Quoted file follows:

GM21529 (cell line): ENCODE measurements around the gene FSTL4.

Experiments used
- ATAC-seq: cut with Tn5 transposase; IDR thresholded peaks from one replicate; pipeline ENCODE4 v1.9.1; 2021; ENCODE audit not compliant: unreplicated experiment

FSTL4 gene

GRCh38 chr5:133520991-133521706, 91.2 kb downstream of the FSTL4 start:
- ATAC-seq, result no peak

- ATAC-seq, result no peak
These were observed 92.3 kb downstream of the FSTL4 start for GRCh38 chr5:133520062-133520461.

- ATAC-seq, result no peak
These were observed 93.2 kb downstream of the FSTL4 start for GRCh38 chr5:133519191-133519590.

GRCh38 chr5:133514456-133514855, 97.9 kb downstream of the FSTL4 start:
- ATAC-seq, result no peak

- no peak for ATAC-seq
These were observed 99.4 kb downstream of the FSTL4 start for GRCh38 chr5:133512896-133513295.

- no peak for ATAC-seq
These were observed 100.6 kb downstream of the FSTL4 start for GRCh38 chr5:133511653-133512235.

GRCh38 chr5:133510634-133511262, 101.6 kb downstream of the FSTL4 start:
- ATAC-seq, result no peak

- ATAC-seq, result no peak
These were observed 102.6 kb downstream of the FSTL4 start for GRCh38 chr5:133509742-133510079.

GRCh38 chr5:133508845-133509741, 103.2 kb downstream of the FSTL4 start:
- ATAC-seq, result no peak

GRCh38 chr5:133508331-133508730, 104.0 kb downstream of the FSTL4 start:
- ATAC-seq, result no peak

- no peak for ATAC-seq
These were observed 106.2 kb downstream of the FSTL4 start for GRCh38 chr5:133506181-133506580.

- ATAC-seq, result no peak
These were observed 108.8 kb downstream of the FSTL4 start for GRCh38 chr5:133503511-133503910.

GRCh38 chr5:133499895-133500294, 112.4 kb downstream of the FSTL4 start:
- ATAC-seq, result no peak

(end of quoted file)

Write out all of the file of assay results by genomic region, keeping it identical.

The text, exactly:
GM21529 (cell line): ENCODE measurements around the gene FSTL4.

Experiments used
- ATAC-seq: cut with Tn5 transposase; IDR thresholded peaks from one replicate; pipeline ENCODE4 v1.9.1; 2021; ENCODE audit not compliant: unreplicated experiment

FSTL4 gene

GRCh38 chr5:133520991-133521706, 91.2 kb downstream of the FSTL4 start:
- ATAC-seq, result no peak

- ATAC-seq, result no peak
These were observed 92.3 kb downstream of the FSTL4 start for GRCh38 chr5:133520062-133520461.

- ATAC-seq, result no peak
These were observed 93.2 kb downstream of the FSTL4 start for GRCh38 chr5:133519191-133519590.

GRCh38 chr5:133514456-133514855, 97.9 kb downstream of the FSTL4 start:
- ATAC-seq, result no peak

- no peak for ATAC-seq
These were observed 99.4 kb downstream of the FSTL4 start for GRCh38 chr5:133512896-133513295.

- no peak for ATAC-seq
These were observed 100.6 kb downstream of the FSTL4 start for GRCh38 chr5:133511653-133512235.

GRCh38 chr5:133510634-133511262, 101.6 kb downstream of the FSTL4 start:
- ATAC-seq, result no peak

- ATAC-seq, result no peak
These were observed 102.6 kb downstream of the FSTL4 start for GRCh38 chr5:133509742-133510079.

GRCh38 chr5:133508845-133509741, 103.2 kb downstream of the FSTL4 start:
- ATAC-seq, result no peak

GRCh38 chr5:133508331-133508730, 104.0 kb downstream of the FSTL4 start:
- ATAC-seq, result no peak

- no peak for ATAC-seq
These were observed 106.2 kb downstream of the FSTL4 start for GRCh38 chr5:133506181-133506580.

- ATAC-seq, result no peak
These were observed 108.8 kb downstream of the FSTL4 start for GRCh38 chr5:133503511-133503910.

GRCh38 chr5:133499895-133500294, 112.4 kb downstream of the FSTL4 start:
- ATAC-seq, result no peak